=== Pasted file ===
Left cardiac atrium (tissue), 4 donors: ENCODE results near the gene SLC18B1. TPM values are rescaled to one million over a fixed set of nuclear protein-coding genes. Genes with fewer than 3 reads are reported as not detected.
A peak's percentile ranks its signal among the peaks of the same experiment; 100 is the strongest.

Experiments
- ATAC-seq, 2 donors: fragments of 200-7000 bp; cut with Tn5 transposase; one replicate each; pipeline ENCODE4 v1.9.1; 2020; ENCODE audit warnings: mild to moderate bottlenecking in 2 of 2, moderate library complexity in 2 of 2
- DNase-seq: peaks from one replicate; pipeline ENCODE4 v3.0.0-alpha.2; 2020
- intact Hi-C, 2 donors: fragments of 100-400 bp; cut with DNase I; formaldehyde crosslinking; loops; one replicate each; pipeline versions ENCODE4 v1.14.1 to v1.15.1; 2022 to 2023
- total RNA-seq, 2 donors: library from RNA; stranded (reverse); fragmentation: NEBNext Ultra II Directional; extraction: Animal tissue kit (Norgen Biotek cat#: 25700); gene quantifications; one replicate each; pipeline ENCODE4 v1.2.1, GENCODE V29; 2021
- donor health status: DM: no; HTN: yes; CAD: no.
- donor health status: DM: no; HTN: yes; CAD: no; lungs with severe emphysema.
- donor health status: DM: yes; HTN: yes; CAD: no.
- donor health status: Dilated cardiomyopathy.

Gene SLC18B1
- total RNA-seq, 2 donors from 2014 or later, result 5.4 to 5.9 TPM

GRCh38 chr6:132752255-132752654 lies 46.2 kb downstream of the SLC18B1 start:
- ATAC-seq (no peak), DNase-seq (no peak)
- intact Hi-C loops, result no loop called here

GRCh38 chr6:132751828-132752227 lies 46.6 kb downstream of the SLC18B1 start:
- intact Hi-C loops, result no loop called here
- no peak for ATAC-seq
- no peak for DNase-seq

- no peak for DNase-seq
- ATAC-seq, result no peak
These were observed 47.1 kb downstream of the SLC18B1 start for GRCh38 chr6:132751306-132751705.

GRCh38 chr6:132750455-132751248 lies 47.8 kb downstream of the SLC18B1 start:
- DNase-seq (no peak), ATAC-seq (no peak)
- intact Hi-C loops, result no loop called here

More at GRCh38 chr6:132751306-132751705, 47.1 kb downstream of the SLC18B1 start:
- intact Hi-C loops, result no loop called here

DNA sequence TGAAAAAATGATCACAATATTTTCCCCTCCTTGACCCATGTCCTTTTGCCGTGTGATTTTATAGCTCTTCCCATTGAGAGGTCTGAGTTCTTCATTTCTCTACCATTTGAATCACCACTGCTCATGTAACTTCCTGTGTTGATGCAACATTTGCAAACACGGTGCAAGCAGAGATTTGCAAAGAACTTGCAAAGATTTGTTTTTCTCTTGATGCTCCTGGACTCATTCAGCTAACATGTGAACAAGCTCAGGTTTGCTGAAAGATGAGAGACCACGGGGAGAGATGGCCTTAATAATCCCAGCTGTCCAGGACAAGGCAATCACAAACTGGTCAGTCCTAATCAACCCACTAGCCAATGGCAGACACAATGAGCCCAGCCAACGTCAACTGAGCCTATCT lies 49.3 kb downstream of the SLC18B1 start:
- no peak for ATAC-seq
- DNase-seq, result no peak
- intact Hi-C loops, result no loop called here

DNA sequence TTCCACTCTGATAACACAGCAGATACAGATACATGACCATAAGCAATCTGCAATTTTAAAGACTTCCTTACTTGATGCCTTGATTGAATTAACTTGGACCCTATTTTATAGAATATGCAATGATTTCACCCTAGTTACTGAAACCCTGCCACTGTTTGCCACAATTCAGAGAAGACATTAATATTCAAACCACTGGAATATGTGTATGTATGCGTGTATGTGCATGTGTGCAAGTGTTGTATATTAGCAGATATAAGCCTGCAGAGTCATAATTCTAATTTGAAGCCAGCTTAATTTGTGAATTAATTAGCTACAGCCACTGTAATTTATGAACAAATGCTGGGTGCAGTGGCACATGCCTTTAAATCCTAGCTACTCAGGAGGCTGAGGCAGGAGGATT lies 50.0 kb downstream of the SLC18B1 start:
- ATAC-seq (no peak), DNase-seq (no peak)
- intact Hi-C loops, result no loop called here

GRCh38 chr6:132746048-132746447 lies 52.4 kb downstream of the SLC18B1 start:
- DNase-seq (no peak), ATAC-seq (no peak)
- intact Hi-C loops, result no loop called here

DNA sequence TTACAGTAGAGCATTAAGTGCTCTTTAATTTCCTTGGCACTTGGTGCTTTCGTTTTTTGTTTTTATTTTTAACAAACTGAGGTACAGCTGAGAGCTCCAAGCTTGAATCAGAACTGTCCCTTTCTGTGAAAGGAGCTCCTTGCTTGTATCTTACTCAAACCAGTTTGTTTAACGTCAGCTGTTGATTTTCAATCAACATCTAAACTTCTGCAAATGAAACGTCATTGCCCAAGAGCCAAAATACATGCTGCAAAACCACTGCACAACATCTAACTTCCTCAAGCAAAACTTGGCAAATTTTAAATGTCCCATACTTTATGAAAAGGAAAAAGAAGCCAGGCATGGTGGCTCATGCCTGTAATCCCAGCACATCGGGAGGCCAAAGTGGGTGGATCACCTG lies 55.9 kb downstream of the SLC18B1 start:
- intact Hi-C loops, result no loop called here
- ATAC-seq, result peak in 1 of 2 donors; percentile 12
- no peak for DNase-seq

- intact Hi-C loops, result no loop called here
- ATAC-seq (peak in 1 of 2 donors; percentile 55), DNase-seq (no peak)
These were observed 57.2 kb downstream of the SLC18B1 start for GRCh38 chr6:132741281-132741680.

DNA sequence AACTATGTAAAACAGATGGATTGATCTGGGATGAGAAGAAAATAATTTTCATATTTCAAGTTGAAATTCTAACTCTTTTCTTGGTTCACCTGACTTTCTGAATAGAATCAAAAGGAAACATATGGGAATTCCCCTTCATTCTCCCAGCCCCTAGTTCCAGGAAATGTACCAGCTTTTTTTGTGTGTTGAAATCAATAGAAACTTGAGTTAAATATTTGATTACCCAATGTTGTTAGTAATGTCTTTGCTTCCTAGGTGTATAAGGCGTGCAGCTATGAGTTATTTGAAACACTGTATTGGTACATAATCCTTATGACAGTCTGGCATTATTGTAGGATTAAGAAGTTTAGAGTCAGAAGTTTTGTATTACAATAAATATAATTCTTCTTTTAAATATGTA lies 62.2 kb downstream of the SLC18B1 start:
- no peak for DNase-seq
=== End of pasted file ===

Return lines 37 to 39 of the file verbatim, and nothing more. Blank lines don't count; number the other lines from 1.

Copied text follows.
- DNase-seq (no peak), ATAC-seq (no peak)
- intact Hi-C loops, result no loop called here

DNA sequence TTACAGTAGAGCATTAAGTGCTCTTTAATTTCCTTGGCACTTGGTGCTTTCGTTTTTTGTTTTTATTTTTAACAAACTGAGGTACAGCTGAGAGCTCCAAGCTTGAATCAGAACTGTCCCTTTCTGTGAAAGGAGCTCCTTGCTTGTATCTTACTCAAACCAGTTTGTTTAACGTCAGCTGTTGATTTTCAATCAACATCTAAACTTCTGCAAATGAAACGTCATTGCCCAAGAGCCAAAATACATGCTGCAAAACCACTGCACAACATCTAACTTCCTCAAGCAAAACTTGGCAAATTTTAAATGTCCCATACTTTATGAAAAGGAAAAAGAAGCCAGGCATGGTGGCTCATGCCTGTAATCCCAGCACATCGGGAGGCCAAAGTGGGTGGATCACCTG lies 55.9 kb downstream of the SLC18B1 start: